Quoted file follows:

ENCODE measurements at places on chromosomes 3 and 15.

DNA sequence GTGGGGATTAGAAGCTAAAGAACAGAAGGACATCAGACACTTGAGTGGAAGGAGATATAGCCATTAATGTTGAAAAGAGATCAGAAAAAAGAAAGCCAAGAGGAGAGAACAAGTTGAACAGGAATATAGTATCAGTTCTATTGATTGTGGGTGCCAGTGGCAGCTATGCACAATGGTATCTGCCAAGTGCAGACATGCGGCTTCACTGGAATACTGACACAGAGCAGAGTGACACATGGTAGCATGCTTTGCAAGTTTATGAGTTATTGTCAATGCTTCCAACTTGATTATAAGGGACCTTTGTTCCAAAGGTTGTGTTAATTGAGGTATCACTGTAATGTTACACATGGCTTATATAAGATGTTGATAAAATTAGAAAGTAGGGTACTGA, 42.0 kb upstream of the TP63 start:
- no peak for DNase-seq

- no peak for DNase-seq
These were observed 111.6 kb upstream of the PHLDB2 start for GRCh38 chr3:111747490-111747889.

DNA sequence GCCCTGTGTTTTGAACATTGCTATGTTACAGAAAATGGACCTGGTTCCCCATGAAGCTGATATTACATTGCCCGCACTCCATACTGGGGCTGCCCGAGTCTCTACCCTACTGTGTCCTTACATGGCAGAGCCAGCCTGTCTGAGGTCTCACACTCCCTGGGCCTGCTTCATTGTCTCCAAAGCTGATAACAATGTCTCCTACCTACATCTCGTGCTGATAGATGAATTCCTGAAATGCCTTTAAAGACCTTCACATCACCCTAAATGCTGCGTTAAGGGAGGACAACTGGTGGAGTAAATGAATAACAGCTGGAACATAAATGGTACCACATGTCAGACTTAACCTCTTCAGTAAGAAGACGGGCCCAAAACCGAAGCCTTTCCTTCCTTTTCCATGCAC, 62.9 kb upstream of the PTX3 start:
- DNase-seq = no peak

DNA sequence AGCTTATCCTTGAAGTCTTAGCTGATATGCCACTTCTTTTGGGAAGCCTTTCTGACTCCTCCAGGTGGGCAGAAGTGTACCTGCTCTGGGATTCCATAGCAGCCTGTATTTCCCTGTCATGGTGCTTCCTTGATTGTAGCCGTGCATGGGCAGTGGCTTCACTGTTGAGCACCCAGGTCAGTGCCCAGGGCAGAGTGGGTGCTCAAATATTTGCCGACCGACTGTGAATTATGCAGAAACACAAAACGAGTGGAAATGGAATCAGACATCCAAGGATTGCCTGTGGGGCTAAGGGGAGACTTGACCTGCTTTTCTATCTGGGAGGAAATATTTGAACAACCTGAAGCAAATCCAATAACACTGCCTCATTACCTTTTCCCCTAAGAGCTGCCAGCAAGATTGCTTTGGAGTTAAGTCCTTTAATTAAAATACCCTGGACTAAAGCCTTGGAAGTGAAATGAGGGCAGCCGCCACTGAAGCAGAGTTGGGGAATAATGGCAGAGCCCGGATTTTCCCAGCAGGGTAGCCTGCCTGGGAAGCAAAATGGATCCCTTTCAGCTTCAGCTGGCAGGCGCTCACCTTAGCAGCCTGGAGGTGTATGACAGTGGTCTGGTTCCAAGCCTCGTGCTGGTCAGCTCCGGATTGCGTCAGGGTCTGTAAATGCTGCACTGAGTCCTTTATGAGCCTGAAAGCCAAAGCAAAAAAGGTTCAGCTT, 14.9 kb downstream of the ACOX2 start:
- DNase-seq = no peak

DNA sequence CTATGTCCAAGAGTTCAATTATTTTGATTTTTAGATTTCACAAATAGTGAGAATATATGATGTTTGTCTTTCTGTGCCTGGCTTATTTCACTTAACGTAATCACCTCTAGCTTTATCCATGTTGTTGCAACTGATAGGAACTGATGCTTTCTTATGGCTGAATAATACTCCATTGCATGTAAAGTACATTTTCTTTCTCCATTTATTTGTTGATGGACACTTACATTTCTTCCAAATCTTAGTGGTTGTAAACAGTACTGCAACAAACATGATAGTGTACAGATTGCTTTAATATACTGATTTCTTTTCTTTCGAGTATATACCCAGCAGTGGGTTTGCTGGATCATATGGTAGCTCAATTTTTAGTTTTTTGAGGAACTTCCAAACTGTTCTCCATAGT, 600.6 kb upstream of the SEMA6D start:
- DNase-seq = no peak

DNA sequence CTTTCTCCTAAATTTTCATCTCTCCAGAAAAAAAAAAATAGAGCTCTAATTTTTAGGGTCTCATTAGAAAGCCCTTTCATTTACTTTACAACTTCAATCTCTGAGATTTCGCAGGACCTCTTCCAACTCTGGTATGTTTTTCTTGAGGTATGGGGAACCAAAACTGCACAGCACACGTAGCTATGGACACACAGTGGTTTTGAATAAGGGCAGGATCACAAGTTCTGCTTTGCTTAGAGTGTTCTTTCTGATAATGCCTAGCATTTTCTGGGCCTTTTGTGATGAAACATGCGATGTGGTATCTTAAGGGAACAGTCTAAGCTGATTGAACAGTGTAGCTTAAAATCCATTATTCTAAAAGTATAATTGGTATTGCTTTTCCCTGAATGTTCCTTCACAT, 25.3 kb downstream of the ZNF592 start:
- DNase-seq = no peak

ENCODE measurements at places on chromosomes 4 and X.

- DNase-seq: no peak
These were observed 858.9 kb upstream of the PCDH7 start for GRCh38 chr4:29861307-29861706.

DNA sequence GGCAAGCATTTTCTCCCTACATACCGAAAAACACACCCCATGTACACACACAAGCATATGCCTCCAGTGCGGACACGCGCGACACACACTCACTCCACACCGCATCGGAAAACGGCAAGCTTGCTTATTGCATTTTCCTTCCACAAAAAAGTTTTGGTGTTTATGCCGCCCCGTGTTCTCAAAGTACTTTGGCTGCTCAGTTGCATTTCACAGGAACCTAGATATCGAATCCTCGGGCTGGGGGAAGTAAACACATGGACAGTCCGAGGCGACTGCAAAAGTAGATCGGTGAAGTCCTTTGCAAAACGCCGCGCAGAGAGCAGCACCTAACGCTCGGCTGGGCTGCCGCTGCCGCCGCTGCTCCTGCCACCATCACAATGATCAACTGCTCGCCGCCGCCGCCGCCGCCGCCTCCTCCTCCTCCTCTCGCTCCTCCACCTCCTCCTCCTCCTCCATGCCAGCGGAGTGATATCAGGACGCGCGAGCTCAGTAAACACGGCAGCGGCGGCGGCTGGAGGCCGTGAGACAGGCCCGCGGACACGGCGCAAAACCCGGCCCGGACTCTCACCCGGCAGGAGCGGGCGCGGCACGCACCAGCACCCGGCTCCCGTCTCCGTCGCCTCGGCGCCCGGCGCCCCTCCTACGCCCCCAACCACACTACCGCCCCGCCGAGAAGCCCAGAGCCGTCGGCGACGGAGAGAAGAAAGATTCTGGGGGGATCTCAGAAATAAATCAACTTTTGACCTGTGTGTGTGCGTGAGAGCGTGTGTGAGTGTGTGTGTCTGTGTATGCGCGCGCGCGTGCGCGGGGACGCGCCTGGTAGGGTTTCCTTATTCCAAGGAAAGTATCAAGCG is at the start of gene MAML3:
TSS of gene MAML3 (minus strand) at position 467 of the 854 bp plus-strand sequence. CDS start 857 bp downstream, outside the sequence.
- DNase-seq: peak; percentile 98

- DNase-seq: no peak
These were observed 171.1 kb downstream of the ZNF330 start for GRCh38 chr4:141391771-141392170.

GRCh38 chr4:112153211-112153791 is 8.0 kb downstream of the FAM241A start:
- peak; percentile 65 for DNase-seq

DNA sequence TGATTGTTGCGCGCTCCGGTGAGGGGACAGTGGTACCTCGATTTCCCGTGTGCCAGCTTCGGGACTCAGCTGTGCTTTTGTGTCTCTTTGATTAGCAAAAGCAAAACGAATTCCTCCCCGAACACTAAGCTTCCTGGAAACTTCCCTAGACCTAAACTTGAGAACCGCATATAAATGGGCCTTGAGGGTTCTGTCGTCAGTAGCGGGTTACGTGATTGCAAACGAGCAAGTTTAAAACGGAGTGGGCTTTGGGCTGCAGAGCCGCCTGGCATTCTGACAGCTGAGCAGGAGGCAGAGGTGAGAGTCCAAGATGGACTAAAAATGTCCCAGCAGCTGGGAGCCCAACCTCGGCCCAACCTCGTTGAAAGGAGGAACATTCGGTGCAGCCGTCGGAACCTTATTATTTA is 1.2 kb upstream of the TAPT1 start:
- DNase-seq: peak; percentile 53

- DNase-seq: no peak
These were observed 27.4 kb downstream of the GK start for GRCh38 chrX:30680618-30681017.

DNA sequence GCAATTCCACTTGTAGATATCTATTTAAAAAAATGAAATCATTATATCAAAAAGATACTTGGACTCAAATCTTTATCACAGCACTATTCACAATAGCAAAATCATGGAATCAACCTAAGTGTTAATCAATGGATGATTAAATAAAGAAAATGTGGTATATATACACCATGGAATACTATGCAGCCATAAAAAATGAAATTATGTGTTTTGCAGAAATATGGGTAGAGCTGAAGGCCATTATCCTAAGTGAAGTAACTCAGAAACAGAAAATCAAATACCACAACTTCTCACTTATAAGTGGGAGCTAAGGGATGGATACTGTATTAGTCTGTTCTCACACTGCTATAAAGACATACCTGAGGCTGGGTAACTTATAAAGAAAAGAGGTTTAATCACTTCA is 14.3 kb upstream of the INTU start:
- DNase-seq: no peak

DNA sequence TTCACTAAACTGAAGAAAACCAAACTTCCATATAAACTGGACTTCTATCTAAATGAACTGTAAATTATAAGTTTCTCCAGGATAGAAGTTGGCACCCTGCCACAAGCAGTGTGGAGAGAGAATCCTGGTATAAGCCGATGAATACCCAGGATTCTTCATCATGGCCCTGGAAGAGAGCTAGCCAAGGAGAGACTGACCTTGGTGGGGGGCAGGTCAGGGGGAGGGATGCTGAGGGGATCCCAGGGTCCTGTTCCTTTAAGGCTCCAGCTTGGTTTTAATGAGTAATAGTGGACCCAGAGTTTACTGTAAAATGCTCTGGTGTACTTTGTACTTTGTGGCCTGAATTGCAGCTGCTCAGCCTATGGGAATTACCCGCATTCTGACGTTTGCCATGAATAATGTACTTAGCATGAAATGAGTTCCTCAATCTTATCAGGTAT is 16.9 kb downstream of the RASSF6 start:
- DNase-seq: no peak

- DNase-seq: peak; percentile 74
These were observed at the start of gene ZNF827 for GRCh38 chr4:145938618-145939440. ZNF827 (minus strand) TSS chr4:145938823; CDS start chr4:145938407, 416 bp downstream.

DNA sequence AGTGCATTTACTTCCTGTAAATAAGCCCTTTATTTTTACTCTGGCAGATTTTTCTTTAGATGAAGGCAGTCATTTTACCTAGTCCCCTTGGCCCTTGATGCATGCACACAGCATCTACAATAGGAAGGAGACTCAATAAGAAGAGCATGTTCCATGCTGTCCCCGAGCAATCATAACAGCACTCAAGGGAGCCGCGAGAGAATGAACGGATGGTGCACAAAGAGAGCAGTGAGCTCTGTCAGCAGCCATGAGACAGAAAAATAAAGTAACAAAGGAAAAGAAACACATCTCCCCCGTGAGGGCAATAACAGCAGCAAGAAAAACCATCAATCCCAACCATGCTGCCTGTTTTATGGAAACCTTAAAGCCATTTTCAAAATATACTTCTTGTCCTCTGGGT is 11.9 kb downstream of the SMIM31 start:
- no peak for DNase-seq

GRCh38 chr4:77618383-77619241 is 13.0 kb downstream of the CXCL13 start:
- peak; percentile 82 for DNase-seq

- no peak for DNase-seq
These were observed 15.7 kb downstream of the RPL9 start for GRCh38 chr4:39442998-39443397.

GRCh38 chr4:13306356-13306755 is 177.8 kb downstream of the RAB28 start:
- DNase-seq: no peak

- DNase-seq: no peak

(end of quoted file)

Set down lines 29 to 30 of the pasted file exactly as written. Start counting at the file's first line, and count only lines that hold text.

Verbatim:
- DNase-seq: no peak

DNA sequence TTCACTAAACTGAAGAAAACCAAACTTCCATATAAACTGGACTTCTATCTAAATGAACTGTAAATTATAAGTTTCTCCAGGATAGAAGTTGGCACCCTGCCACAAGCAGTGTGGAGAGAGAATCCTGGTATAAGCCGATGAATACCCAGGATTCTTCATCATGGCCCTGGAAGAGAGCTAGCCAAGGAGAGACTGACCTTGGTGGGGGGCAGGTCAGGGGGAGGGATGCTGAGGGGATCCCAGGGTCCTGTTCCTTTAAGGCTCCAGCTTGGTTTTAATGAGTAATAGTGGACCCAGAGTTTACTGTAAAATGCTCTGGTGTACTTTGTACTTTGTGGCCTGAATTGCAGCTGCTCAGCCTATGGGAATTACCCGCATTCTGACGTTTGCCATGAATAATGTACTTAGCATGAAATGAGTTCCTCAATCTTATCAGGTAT is 16.9 kb downstream of the RASSF6 start: